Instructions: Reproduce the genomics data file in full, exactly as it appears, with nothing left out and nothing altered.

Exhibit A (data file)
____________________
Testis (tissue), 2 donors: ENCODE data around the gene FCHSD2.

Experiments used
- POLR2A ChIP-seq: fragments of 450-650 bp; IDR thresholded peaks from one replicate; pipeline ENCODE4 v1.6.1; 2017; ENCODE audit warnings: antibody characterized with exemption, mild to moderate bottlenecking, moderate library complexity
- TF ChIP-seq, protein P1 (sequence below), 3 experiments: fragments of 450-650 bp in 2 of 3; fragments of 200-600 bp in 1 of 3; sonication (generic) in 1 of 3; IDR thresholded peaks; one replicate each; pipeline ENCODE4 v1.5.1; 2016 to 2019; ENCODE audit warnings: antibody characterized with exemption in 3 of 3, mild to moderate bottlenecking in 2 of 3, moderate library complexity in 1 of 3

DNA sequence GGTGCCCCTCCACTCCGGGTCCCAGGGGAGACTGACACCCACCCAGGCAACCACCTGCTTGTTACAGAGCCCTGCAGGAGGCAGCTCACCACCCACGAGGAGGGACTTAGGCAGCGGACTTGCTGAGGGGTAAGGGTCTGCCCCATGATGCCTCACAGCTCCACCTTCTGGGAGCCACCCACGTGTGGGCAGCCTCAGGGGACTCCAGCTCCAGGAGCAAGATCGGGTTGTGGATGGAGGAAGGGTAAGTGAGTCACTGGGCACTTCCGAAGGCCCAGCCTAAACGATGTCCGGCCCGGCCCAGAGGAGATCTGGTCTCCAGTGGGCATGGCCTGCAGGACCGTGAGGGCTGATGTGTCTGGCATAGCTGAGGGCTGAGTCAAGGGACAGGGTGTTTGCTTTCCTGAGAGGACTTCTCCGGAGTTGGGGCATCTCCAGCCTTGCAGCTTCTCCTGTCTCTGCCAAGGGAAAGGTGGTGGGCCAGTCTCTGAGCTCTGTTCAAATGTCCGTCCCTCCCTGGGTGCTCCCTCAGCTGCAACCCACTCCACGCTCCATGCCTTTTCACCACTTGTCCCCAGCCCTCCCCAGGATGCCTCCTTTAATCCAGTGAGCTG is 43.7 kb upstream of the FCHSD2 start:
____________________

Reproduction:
Testis (tissue), 2 donors: ENCODE data around the gene FCHSD2.

Experiments used
- POLR2A ChIP-seq: fragments of 450-650 bp; IDR thresholded peaks from one replicate; pipeline ENCODE4 v1.6.1; 2017; ENCODE audit warnings: antibody characterized with exemption, mild to moderate bottlenecking, moderate library complexity
- TF ChIP-seq, protein P1 (sequence below), 3 experiments: fragments of 450-650 bp in 2 of 3; fragments of 200-600 bp in 1 of 3; sonication (generic) in 1 of 3; IDR thresholded peaks; one replicate each; pipeline ENCODE4 v1.5.1; 2016 to 2019; ENCODE audit warnings: antibody characterized with exemption in 3 of 3, mild to moderate bottlenecking in 2 of 3, moderate library complexity in 1 of 3

DNA sequence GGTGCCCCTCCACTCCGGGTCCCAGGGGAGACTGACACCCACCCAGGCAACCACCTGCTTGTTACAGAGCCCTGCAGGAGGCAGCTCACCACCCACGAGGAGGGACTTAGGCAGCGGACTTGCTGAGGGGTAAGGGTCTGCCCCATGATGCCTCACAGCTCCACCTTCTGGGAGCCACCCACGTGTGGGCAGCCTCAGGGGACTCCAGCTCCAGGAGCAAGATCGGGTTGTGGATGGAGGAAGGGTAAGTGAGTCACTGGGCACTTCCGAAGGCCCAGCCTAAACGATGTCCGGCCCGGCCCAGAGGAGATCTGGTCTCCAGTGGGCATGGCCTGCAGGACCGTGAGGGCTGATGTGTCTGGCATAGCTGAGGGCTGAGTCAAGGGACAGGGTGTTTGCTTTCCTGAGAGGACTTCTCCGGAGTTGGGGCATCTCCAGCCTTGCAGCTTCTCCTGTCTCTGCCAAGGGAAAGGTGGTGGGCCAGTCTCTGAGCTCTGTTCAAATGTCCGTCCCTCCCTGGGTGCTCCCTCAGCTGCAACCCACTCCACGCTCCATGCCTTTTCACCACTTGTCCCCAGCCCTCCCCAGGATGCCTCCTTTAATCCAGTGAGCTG is 43.7 kb upstream of the FCHSD2 start: